The stallion shakes his forelock from his strange eyes and takes a step forward. ‘Ah, bard, that is the right question to ask. The Mother is enraged, and in Her rage She has produced the Daughter Who Must Not Be Named. And this daughter is enacting Her rage throughout the land. My sister cannot be approached. Do not dream that you can. But maybe- just maybe- our Mother can be. Because She may remember you, there is a slender chance that you might be the one who can appease Her.
I will not lie to you, little doula. The danger is grave beyond your imagining. She is terrible in Her wrath. Death is the gentlest outcome most can hope for in Her presence. And as you know, far, far worse is possible.
But my Mother bore me too, and there I am not born to bring terror and perversion. If you are willing to face more danger than ever have in your life, you may be the one human who can help bring order back to the world.’
Kiri gapes at him. ‘Worse danger than I’ve already faced?’
Lykeios swallows fear like a lump of charcoal in his throat. He puts a hand on Kiri’s shoulder, feeling it tremble. ‘What must we do?’ he manages to say around the lump.
The stallion eyes him, measuring. Suddenly he arches his neck, the green mane lifting then settling like a line of seabirds on a wave.
‘Go find Pan.’

Posted February 13, 2016 by suzmuse in Uncategorized

Impending Anthesteria   Leave a comment

hanging girl

Almost here again.

I’ve been celebrating the Anthesteria for a lot of years now. Almost ten, I think. It’s quickly becoming one of the most important festivals in my annual calendar, right up there with Samhain and the Greater Eleusinian Mysteries and Yule.

At first I just sort of stumbled through bewilderedly, grateful to have Sannion’s ‘Anthesteria for the Lonely Soul’ to give me a template. Basically putting the kleos and the prayers out there and hoping I’d get a better clue over time as to how to do it in a fashion the Gods and spirits would actually find useful.

And it’s happening. Every year adds layers and colors and complexity to it. Not always to the same degree. Last year’s was fairly quiet. The year before was jolting and scary and wonderful. But whether His touch is fierce or subtle, it’s there, and I crave it.

The Lenaia is the opener of the way, it’s become more and more clear. My private Lenaia this year was quietly ecstatic, but falling as it did on the blizzard, my energies were divided. I actually felt the effects far, far more strongly at and after the public ritual at the CUUPS event, which is odd because public ritual is usually much more about service than personal transformation. Just goes to show that you never know what’s going to jump you up. That it’s happening, that it keeps happening, is what keeps the Work so breathtaking.

The spirits are definitely stirring. I could feel it so strongly last night during the Deipnon, and today, walking among the trees in the falling snow. The Avalon trees are waking up. Tyr is almost fully alert. But what are gathering still on the far side of the portals aren’t ancestors, they’re older and wilder and more dangerous. It has a somewhat similar feel to Samhain, but not really.

I hope this year is one of radiant ones. It’s falling at a fortuitous time, so I should be able to concentrate on it almost exclusively.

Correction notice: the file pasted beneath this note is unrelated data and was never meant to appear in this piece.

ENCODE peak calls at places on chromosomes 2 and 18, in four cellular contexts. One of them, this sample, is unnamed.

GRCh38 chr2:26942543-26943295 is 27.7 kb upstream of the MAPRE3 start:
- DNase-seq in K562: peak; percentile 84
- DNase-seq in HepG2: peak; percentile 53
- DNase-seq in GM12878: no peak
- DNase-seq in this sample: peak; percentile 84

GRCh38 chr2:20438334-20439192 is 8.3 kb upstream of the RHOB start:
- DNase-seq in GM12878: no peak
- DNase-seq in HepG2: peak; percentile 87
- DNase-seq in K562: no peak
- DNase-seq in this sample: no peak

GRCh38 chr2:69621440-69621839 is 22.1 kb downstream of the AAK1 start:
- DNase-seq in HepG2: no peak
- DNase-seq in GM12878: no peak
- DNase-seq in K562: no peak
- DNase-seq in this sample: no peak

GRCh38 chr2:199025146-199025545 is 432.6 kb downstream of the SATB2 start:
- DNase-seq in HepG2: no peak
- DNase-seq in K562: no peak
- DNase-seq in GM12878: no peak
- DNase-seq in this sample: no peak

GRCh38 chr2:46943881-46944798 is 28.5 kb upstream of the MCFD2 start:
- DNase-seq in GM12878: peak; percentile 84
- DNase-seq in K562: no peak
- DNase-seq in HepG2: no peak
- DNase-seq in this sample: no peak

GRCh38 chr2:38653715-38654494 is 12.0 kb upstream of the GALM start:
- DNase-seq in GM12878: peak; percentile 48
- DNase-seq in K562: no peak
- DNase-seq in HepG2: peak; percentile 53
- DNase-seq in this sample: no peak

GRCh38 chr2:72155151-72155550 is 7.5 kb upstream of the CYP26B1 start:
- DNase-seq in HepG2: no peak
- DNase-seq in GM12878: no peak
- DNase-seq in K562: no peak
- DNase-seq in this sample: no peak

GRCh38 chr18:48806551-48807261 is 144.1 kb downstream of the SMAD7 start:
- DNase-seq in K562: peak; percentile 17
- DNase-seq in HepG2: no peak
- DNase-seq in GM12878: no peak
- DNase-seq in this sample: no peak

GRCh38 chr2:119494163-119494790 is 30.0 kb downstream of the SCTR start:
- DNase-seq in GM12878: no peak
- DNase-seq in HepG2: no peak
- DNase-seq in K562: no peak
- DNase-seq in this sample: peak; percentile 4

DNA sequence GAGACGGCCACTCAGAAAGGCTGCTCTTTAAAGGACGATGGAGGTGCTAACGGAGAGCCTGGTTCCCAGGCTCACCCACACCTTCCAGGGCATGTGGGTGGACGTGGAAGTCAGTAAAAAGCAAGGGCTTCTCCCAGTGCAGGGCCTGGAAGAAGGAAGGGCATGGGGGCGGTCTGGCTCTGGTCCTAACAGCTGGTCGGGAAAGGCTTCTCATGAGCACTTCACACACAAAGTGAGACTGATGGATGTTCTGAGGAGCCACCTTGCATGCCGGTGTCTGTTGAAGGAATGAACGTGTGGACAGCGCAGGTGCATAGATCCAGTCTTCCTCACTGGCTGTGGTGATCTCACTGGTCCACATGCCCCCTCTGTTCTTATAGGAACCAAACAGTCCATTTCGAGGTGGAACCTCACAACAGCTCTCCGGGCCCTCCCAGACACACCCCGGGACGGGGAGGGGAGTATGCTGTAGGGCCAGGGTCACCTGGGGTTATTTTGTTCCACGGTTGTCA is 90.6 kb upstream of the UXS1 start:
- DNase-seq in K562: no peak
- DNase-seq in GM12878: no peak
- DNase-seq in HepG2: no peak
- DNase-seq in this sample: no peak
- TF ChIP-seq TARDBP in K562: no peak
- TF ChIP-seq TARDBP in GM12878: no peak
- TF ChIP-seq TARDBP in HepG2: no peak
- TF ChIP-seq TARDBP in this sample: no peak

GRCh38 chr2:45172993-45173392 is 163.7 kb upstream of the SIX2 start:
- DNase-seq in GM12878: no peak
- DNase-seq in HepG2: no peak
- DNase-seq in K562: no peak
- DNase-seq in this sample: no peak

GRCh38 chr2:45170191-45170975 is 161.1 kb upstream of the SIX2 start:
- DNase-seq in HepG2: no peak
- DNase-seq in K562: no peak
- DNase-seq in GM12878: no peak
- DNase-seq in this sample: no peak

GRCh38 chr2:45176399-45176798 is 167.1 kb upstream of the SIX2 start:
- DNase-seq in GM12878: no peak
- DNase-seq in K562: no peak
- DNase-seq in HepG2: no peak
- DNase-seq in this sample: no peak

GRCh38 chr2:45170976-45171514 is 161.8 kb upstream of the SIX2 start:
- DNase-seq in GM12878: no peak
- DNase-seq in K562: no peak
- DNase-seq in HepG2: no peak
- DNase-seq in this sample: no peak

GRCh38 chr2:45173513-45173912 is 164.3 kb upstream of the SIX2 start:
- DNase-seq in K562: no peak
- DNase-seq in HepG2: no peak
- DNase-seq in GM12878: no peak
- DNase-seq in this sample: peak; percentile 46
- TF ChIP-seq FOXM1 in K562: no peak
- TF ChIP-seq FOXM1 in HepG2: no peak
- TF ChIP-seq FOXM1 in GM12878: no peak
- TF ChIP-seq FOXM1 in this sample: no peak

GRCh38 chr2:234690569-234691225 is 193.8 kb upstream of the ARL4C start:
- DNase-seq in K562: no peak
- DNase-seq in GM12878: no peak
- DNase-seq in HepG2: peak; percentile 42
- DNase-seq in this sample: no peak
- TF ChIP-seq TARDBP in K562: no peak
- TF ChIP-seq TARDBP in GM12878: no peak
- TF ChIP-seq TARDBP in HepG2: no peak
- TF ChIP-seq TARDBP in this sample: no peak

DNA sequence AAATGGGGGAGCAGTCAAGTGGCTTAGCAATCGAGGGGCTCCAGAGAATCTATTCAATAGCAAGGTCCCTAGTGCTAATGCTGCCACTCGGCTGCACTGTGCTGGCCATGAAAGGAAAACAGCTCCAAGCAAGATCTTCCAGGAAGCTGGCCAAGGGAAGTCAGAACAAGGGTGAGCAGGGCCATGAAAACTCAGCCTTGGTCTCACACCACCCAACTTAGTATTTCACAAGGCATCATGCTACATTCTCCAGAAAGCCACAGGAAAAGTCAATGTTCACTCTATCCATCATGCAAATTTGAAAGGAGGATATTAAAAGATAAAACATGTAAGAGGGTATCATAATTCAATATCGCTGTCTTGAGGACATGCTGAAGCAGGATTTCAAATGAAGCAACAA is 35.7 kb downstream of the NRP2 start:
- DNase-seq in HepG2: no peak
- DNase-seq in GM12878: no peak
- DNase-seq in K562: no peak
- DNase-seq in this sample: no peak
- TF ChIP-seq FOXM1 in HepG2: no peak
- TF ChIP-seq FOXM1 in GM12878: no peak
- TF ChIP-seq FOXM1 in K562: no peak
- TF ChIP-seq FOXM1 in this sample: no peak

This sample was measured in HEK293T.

But you never know.

I’ve been Working consciously to keep myself in a Hermes sort of space, and it’s mostly successful and pretty wonderful.

But I also thrill that Dionysos has been so very present for some time now. Even when He’s not all up in my stuff, He’s prowling around the edges, teeth gleaming.

I like it.


Posted February 9, 2016 by suzmuse in Uncategorized

Things Seen (installment 5 of Dark Horses   Leave a comment

i’m really butthurt at myself for taking so long to write this. i guess it’s a small sliver that i’m sneaking it in before year’s end, although of course my plan was to have the entire thing written before the end of 2015.


i suck.

but now at least i’m more than halfway. and i’m seeing lots of places to revise, rewire and reconfigger before it goes to Dver for publishing prep, but i have to resist the siren song of procrastination disguised as ‘editing’ and just finish writing the dang thing.





Things Seen

Kiri sighs and shifts the pack again, trying to ease the ache in her shoulders. The sun is hovering above the line of western hills, and it is bright and hot, and she is tired. They have been walking for several days without any clear destination or goal, and the pressure is building like a looming thunderhead.
‘Let me retie that for you,’ says Lykeios, reaching for one of the straps binding her pack to her back, but she slaps his hand away crossly.
‘Leave it. I’ll fix it when we stop.’
‘You’re heaving and sighing like a seal. If it’s uncomfortable, it’s stupid not to fix it. Or do you like heaving and sighing?’
‘I’d like to make some progress without finding excuses to stop every time a cloud passes over the sun’s face. What’s stupid is wandering along like we’re on a picnic. Or do you like dawdling like a broody sheep?’
‘We’re wandering because you say there’s a cave we have to find, but you don’t know where, or how far, or what direction, or what we’re going to find when we get there. Maybe if you tell me just what it is you’ve got us out here seeking we could actually make march along with some purpose instead of all this girlish vagueness.’
Kiri whirls and glares at him. He stands his ground and glares back. After a moment she sighs again and drops her gaze. ‘I know I’m being vague. I’m sorry. But it’s not something I can easily explain. You heard what I told my parents. There’s really not much more I can add. I’m not trying to keep you in the dark. It’s just so hard to express.’